Beauty may be in the eye of the beholder but what the beholder beholds is just math. We don’t see math in a pretty face but it is math that makes it appear beautiful.
Scientists have found the Golden Ratio throughout nature and the man-made world. It appears in the spirals of seashells and the great pyramids of Giza. It can be found in the Parthenon in Athens and all over your own body. Expressed as a number the Golden Ratio is 1.618.
It starts with the Fibonacci Numbers where every number (after the second) is the sum of the two preceding numbers. For example 1, 1, 2, 3, 5, 8, 13, 21…
The Golden Ratio is derived by dividing the Fibonacci Numbers. For example 1/1=1, 2/1=2, 3/2=1.5, 5/3=1.666…, 8/5=1.6, 13/8=1.625, 21/13=1.61538…, 34/21=1.61905…, 55/34=1.61764…, 89/55=1.61861…
Like its neighbor irrational number Pi, the Golden Ratio or Phi has no equivalent fraction and the numbers after its decimal point go on forever. Though it is irrational it is very important in nature and demonstrates a high degree of efficiency. The Golden Ratio is found in the patterns we see in sunflowers, pine cones and even pineapples. This is largely because one of the best ways to efficiently pack things tightly together is using the Fibonacci sequence. Just look at the petals of flowers and leaves on many plants. They are designed to maximize sunlight and water transport. And they all utilize the Golden Ratio.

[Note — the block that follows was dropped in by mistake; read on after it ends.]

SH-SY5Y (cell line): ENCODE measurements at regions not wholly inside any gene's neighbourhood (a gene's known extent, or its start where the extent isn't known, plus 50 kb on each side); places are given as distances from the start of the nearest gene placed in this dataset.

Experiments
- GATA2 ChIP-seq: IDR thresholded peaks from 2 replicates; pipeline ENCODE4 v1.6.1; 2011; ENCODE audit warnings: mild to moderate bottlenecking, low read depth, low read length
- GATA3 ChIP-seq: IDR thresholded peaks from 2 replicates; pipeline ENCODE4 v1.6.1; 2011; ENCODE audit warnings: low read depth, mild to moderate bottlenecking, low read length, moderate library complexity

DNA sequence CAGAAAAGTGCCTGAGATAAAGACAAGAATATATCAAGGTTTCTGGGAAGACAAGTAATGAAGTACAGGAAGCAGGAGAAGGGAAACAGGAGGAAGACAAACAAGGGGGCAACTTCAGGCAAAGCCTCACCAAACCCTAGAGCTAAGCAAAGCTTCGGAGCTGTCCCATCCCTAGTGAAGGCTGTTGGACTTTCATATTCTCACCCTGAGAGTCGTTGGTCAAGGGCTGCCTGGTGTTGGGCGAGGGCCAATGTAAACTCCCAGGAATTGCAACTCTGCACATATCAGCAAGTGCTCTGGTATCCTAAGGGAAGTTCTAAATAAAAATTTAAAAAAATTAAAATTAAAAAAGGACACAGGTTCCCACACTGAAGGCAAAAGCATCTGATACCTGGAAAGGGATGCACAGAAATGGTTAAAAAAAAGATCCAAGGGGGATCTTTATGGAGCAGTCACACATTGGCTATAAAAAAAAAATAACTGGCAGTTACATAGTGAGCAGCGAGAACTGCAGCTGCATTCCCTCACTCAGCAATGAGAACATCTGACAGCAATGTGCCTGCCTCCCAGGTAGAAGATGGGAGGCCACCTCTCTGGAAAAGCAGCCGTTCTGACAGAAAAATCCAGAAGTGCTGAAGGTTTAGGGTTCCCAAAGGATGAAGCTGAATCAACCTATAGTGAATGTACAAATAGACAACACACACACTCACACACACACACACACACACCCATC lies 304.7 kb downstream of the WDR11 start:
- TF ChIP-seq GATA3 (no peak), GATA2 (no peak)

Population can be measured with this ratio in mind and we can even tell how attractive someone is by how they fit the Golden Ratio. A recent contest in England proved that.
Over 8,000 women submitted pictures in Great Britain in hopes of being rated the most beautiful according to the Golden Ratio. Natural beauty is based on distances between prominent facial features and symmetry. It is the optimum ratio between the mouth, eyes, chin, and forehead.
18-year-old Florence Colgate took home the prize from Lorraine Cosmetics for her near-perfect symmetry and mathematically flawless face. The young seaside fish and chip fry girl who is studying for exams to study business management in college has been dubbed Britain’s most beautiful face and there is science to back up that claim.
Scientists at the St. Andrews University perception lab determined that Colgate has a perfectly proportioned face. The distance between the eyes is 44 percent of the whole width of her face. The ideal golden ratio girl would have eye distance of 46 percent. Experts also believe the relative distance between eyes and mouth should be just over a third of the measurement from hairline to chin. Colgate’s ratio is 32.8 per cent.
PhD student Carmen Lefèvre says Colgate has all the classic signs of beauty. She says, “She has large eyes, high cheekbones, full lips and a fair complexion. Symmetry appears to be a very important cue to attractiveness.”
While Colgate is the current mathematical beauty scientists have conducted several studies on attractiveness over the years and the most aesthetically pleasing people are closely aligned with the Golden Ratio. 1.618 gets repeated throughout nature and is the ideal for many body proportions.